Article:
In desperation I turn once again to my pal Dr Genevieve Von Lob, whose forthcoming book on mindful parenting, Five Deep Breaths, can’t come soon enough. She tells me that the five year old is in a transition age between being “reactive”, i.e. waiting for things to happen and then reacting to the situation, and being proactive, i.e. being able to anticipate future events and be ready with a suitable response to it. The seven year old has now developed these abilities, and has a greater understanding of timeframes.
“So – not the goldfish?” I check.
“Not the goldfish,” confirms Gen. “Young kids are like fine tuning forks, picking up on the feelings of adults around them. It’s not so much what you say to her as to how she feels when she’s around you.”
Things get worse. The girls of the house get sick with chest infections. The five year old’s meltdowns are now punctuated by consumptive coughing fits, and I lose my voice for a full week. The Fog Horn and The Mute. My Lawyer and the two boys are seemingly immune. There they are, doing lego, speaking in their normal voices, not coughing up phlegm or giving a general shit.
I pick up the five year old from school at the end of our stricken week. Her teacher meets me to say that the five year old has had the mother of all meltdowns about the move. She says they talked about different ways that she could stay in touch with her friends; the school blog, Skype, good old fashioned letters. As the teacher talks to me, the five year old stumbles out of the classroom, looking puffy-eyed and bewildered. And all I can do is nod, partly because I have lost my voice, and partly because if I say anything, I will cry too. Both the five year old and I find great comfort in our local friends. We do not want to leave them.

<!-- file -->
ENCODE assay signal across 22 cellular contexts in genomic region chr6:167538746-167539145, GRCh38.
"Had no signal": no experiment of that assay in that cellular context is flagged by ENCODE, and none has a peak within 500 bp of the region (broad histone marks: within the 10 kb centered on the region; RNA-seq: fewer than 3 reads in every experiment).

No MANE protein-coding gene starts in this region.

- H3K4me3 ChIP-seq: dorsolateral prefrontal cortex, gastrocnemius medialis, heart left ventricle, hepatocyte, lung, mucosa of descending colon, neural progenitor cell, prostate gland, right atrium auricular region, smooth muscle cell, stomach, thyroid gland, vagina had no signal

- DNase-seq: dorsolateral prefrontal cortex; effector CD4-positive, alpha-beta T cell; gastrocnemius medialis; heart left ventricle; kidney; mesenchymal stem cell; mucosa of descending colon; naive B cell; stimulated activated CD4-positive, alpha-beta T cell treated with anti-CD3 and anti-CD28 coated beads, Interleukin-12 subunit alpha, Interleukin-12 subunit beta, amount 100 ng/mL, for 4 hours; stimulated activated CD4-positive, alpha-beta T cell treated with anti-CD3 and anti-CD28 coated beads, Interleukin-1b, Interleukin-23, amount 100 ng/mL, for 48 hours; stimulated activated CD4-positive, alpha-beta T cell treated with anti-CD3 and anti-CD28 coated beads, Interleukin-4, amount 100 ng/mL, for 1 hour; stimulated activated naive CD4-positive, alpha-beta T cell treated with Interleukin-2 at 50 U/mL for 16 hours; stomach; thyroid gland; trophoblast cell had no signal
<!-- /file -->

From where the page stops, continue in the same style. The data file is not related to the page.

My Lawyer has gone out for the evening, so whilst the kids watch some telly, I text him to convey this terrible tale from the classroom. He replies quickly: “This is AWFUL.” I feel a little better. “Have a nice eve!” I reply, as I run the kids’ bath.
Later that evening, the five year old loiters in the bath whilst the other two indulge in some more carefree lego.
“I was sad today, mama,” she confides.
“I know,” I wheeze. Actually, my hoarse whisper sounds very sincere and this feels like it could be an intimate and important conversation between us. The five year old is looking at me more intently than usual, and so I dare to continue. “I am sad that I will miss my friends, too. But it will be exciting to tell them all about our new adventure, don’t you think?”
She continues to stare back thoughtfully, and then reaches a hand out towards my face. I think, this is one of those watershed moments. We will both remember this forever. I lean forward so she can stroke my face.
She puts her finger up my nose. “I’m trying to feel your brain.”
A special moment.
*Yes fine, it’s Britney’s Slave 4 U. The Britney back catalogue seems to offer a quote for every five year old meltdown imaginable. Make of that what you will.